While he may have been a legendary producer, Corman was also a very good director. Corman sometimes directed four films a year, and prided himself in pumping out movies as fast as possible—he supposedly filmed The Little Shop of Horrors in two days. This box set collects eight movies spanning two decades of filmmaking, and shows that Corman can be fairly consistent and talented in his directorial style. But just because Corman knew how to stretch a dollar, doesn't necessarily mean these movies are gold.
GAS-S-S-S (which carries the subtitle "or It Became Necessary to Destroy the World in Order to Save It") is the first movie in the set, and it's definitely a strange one to start with. Half Woodstock road trip and half Mad Max, GAS-S-S-S is a social satire about what would happen if hippies ruled the land. The movie follows a good pace, and doesn't waste a lot of time on the issue of two-thirds of the world dying. Instead, we follow a group of kids as they travel across the country running into various concerts, gangs, cowboys, and fascist football players. The movie has some inspired and hilarious bits of comedy, but most of the time I just sat there wondering why this was all happening. The acting is extremely campy, and while I understand it was trying to be funny, it all just felt dated.
The Trip is Corman's other hippie film in the set, and it's only fitting that it's packaged with GAS-S-S-S. The Trip is generally thought of as a great piece of psychedelic cinema, and it's easy to understand why. There's not much of a story here, even though what is there was written by Jack Nicholson. Peter Fonda takes some LSD, and invites us along for the ride. I thought of this movie as something akin to a Stan Brakhage film (like Dog Star Man); Corman uses a lot of new and interesting film processing techniques to create some striking, if headache-inducing, drug sequences. I wouldn't watch this movie more than once, but maybe that's because I don't do LSD.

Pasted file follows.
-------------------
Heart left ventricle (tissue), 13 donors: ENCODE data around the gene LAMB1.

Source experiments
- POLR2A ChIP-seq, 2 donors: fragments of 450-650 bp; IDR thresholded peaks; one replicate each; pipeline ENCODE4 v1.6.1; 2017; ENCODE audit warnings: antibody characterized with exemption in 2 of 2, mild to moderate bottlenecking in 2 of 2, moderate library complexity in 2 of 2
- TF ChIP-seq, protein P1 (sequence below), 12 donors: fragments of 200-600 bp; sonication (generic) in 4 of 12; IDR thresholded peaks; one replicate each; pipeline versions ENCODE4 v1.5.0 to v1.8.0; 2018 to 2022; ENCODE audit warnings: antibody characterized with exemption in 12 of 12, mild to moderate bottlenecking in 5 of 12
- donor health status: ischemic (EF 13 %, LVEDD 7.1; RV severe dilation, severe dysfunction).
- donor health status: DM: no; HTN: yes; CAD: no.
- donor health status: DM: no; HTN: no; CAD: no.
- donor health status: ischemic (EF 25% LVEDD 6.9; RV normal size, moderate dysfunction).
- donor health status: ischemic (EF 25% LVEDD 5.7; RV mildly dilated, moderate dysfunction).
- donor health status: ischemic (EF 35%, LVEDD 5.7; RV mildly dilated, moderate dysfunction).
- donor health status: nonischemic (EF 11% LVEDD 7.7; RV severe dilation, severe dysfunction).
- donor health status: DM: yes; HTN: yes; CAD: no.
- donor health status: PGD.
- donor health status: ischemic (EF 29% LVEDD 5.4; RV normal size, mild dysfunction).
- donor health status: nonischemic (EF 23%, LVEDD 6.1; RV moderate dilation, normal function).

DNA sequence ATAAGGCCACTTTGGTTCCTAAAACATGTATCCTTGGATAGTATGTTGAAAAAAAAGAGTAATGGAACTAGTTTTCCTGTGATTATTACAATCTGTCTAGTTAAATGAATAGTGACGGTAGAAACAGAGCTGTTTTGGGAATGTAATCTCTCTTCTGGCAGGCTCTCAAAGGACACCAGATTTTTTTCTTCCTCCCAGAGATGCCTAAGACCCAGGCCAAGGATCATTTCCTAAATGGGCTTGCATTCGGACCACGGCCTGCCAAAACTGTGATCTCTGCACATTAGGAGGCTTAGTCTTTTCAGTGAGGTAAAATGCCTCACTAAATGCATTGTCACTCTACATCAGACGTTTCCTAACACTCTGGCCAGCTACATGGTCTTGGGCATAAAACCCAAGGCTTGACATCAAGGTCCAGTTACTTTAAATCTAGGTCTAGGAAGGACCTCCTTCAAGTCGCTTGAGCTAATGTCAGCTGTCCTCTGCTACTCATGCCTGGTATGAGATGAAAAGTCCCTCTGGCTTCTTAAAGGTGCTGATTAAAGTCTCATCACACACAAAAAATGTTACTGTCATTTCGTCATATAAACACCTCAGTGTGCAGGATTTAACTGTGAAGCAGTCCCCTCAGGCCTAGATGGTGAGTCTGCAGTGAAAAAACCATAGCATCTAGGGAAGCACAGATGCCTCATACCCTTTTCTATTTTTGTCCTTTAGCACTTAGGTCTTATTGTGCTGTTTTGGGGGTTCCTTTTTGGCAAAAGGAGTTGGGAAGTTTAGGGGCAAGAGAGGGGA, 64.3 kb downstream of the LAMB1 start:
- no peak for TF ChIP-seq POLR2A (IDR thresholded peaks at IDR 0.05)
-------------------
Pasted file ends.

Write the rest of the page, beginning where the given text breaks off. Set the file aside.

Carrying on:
The Young Racers promised to be a movie about a pair of ambitious and reckless drivers who would do anything to win. I was expecting Speed Racer, but Corman served up something more akin to Days of Our Lives. The grand prix races look great—because Corman can film cars!—and the European scenery is beautiful, but those scenes are few and far between. The bulk of the movie is merely watching characters with thick accents writhe in anguish. The Young Racers is extremely slow, and I really didn't care at all about the plight of the superstar driver. The poster promises explosions and "A little death each day, a lot of love every night"—apparently that movie was knocked out and locked in a broom closet by the drowsing Young Racers.
The Wild Angels is another Peter Fonda movie, only this time he's not some hippie on drugs, he's the leader of a Hells Angels biker gang. The movie is a predecessor to Fonda's Easy Rider opus a few years later, and while it's not nearly as good, The Wild Angels provides a great dose of entertainment. The acting here is top-notch, thanks to Fonda, Nancy Sinatra, and a gang of real-life Angels. Corman makes the gang look cold, vicious, and frightening as they party hard, rape each other, and beat up anyone that looks at them weird. At times, it all feels very disturbing, but in the end you just have to feel bad for them. Corman frames the motorcycle cruises and chases wonderfully; unfortunately, he doesn't fare as well with the copious party sequences.